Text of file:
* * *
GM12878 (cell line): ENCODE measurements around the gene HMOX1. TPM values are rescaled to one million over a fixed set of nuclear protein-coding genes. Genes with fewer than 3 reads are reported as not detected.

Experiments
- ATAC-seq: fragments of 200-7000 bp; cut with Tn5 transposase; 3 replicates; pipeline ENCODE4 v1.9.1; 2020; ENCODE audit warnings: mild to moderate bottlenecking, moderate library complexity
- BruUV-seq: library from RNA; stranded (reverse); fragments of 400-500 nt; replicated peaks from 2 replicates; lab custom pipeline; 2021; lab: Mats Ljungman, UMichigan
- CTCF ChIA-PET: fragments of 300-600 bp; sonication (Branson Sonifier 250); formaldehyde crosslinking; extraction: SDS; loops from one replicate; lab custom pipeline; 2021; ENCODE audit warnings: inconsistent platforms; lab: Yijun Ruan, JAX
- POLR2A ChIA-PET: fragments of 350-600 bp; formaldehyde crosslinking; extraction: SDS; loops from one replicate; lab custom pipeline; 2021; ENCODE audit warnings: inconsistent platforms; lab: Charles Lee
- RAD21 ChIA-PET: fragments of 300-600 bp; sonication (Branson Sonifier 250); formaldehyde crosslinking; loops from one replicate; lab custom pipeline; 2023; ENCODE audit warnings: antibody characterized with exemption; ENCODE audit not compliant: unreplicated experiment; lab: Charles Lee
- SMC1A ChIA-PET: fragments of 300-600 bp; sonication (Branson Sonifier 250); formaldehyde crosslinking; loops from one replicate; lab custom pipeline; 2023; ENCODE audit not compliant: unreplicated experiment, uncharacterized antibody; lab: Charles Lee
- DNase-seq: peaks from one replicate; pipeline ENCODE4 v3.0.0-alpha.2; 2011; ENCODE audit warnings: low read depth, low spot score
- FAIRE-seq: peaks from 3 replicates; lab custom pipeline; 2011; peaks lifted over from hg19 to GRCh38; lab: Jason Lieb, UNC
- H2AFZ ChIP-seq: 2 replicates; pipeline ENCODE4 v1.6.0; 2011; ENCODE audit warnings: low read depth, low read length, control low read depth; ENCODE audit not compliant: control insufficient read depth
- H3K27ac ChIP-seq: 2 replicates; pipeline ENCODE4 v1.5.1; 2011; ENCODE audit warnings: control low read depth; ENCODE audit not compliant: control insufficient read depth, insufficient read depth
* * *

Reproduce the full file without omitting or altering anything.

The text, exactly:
GM12878 (cell line): ENCODE measurements around the gene HMOX1. TPM values are rescaled to one million over a fixed set of nuclear protein-coding genes. Genes with fewer than 3 reads are reported as not detected.

Experiments
- ATAC-seq: fragments of 200-7000 bp; cut with Tn5 transposase; 3 replicates; pipeline ENCODE4 v1.9.1; 2020; ENCODE audit warnings: mild to moderate bottlenecking, moderate library complexity
- BruUV-seq: library from RNA; stranded (reverse); fragments of 400-500 nt; replicated peaks from 2 replicates; lab custom pipeline; 2021; lab: Mats Ljungman, UMichigan
- CTCF ChIA-PET: fragments of 300-600 bp; sonication (Branson Sonifier 250); formaldehyde crosslinking; extraction: SDS; loops from one replicate; lab custom pipeline; 2021; ENCODE audit warnings: inconsistent platforms; lab: Yijun Ruan, JAX
- POLR2A ChIA-PET: fragments of 350-600 bp; formaldehyde crosslinking; extraction: SDS; loops from one replicate; lab custom pipeline; 2021; ENCODE audit warnings: inconsistent platforms; lab: Charles Lee
- RAD21 ChIA-PET: fragments of 300-600 bp; sonication (Branson Sonifier 250); formaldehyde crosslinking; loops from one replicate; lab custom pipeline; 2023; ENCODE audit warnings: antibody characterized with exemption; ENCODE audit not compliant: unreplicated experiment; lab: Charles Lee
- SMC1A ChIA-PET: fragments of 300-600 bp; sonication (Branson Sonifier 250); formaldehyde crosslinking; loops from one replicate; lab custom pipeline; 2023; ENCODE audit not compliant: unreplicated experiment, uncharacterized antibody; lab: Charles Lee
- DNase-seq: peaks from one replicate; pipeline ENCODE4 v3.0.0-alpha.2; 2011; ENCODE audit warnings: low read depth, low spot score
- FAIRE-seq: peaks from 3 replicates; lab custom pipeline; 2011; peaks lifted over from hg19 to GRCh38; lab: Jason Lieb, UNC
- H2AFZ ChIP-seq: 2 replicates; pipeline ENCODE4 v1.6.0; 2011; ENCODE audit warnings: low read depth, low read length, control low read depth; ENCODE audit not compliant: control insufficient read depth
- H3K27ac ChIP-seq: 2 replicates; pipeline ENCODE4 v1.5.1; 2011; ENCODE audit warnings: control low read depth; ENCODE audit not compliant: control insufficient read depth, insufficient read depth